She resolves to leave Bly House. After church, the family returns home. The spectre bemoans her fate, and sings about how she suffers in the afterlife. The Governess confronts the spirit, which vanishes. Believing the ghosts may not yet have the upper hand, the Governess changes her mind, deciding to stay at Bly House after all.

That night, the Governess tells Miles that she has written to his uncle about the spirits haunting Bly House.

She departs. The voice of Quint calls out to Miles, terrifying him. The lights go out, and the ghost hovers over the terrified child. Quint tells Miles to steal the letter. The boy goes to the schoolroom, finds the letter, and takes it back to his room. The next morning, Miles plays the piano for the Governess and Mrs. While the Governess is distracted by his performance, Flora slips off to go to the lake. When the two women realise Flora is gone, they search for her.

Finding the girl at the lake, the Governess sees the spectre of Miss Jessel nearby—but Mrs. Grose sees nothing. The Governess tries to force Flora to admit that the apparition is there, but Flora denies seeing anything and hurls invective at the Governess. Grose, convinced the Governess has gone too far, angrily takes Flora home. The Governess feels betrayed by Mrs. That night, Flora begins to rant and rave about committing unspeakable horrors.

Grose agrees to take Flora away from the house. The housekeeper tells the Governess that the letter was never mailed and that Miles must have taken it. The Governess confronts Miles alone. As she questions him, the ghost of Quint pressures Miles not to betray him. Hysterical, Miles confesses that he took the letter. The Governess demands to know who put Miles up to it.

A weeping Governess cradles the dead child in her arms, singing aloud of her grief and wondering if she did the right thing after all.


The Turn of the Screw Opera Synopsis

When she arrives at Bly House, the housekeeper, Mrs. Grose, and the children greet her. When the Governess sees Miles, the little boy, their eyes lock and the Governess feels as if she has a strange connection with Miles. Grose interrupts their reverie and leads the Governess off to explore the beautiful land around the house. The Governess sings that all her fears are now gone.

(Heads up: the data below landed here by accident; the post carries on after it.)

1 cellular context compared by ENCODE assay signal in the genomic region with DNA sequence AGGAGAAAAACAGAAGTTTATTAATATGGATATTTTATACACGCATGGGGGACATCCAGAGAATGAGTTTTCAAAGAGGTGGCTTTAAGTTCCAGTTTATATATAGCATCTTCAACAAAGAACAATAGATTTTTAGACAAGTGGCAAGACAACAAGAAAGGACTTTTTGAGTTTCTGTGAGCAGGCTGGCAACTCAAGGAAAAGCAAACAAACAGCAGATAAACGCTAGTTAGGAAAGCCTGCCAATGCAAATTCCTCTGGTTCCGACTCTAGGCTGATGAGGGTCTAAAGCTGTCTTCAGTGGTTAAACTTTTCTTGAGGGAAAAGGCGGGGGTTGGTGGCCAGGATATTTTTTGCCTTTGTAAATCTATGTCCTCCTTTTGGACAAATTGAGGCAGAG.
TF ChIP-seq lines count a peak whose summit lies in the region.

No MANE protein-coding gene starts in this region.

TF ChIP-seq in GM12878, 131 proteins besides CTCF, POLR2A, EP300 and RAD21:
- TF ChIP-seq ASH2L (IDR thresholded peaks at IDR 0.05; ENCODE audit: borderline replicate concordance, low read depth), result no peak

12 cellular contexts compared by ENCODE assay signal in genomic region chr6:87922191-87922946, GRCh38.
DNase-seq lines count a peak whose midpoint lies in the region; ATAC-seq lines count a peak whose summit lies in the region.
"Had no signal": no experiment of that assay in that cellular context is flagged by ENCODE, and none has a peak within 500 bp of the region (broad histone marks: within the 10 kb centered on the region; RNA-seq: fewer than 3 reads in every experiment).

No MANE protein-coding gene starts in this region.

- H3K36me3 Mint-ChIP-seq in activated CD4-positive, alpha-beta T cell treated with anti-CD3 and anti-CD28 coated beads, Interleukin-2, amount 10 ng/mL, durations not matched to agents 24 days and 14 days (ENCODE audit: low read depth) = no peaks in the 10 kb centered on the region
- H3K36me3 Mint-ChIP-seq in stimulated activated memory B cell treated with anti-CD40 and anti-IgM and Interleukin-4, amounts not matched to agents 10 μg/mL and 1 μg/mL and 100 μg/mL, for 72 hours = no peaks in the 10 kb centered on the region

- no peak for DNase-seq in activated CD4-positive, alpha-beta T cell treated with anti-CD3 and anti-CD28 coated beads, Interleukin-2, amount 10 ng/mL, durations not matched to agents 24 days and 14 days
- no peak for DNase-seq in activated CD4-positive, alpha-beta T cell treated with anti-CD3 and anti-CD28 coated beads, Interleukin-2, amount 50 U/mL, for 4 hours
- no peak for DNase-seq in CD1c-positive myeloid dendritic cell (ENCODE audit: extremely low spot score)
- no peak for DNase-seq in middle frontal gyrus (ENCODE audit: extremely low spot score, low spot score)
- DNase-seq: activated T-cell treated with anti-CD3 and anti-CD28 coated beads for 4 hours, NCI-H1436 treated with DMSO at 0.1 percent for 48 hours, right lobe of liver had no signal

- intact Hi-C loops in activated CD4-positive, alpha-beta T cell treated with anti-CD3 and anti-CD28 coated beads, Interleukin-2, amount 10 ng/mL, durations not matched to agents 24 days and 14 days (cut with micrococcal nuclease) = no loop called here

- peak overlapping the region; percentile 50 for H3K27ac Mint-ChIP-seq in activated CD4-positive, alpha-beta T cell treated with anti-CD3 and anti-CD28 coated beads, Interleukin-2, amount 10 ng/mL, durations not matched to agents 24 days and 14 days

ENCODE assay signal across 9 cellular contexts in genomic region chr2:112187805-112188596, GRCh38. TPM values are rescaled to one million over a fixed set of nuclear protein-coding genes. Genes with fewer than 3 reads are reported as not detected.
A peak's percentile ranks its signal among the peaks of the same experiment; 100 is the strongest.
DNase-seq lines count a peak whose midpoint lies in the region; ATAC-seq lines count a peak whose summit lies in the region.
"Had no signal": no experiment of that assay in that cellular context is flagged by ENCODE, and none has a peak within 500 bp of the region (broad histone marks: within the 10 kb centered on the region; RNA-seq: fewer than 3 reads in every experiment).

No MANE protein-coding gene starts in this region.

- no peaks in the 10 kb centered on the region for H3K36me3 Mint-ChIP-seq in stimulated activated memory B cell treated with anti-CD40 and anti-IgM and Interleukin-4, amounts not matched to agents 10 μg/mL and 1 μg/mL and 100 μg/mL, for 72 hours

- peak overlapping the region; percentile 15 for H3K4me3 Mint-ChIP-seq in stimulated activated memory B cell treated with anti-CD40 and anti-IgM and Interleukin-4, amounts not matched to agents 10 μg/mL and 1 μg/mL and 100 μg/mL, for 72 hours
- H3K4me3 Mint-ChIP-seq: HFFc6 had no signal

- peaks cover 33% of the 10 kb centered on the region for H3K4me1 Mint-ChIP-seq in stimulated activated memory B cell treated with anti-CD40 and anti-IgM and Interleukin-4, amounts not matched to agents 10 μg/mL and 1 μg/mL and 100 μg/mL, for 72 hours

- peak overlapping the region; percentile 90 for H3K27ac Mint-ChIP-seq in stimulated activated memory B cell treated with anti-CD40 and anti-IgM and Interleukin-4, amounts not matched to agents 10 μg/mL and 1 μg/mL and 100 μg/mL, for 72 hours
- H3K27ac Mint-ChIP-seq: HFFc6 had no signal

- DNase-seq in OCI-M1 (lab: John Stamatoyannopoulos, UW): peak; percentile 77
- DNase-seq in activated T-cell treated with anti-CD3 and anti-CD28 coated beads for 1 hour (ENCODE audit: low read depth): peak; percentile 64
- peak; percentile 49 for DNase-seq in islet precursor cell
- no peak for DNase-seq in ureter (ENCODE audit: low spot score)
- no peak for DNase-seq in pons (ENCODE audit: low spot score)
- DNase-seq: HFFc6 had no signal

Turn of the Screw, Glyndebourne Opera Mrs Grose assures her they are clever and good. The Governess feels at home. But it is not. She suspects it may be a madman or an intruder. As the children are playing indoors, the Governess sees the man again, gazing in at the window. Both are now dead.


Turn of the screw Libretto

Mijin About The Turn of the Screw is a disturbing work, a novelty in the opera world for being something of libretgo horror story with genuine chills. Malo could also be a form of the scientific name for the apple species. He can be wild, but not bad. Grose enters as the Governess rushes back Into the room. They rush in and see the girl by the lake. James was providing useful lessons in how to both utter your counsel and keep it to yourself and the few chums who might have ears to hear it. The Governess confronts Miles alone.


Libretto: The Turn of the Screw

In the Prologue, the tenor describes a written account of the action, in which a young woman tells how she accepted a position in a house with two children on the understanding that she would never contact their guardian. Act 1. The main action sees the Governess travelling to Bly with trepidation but she is welcomed by the housekeeper Mrs Grose, and takes an instant liking to her young charges, Miles and Flora. She decides not to discuss it with him. She left and died, and Quint subsequently died himself. The Governess fears for Miles.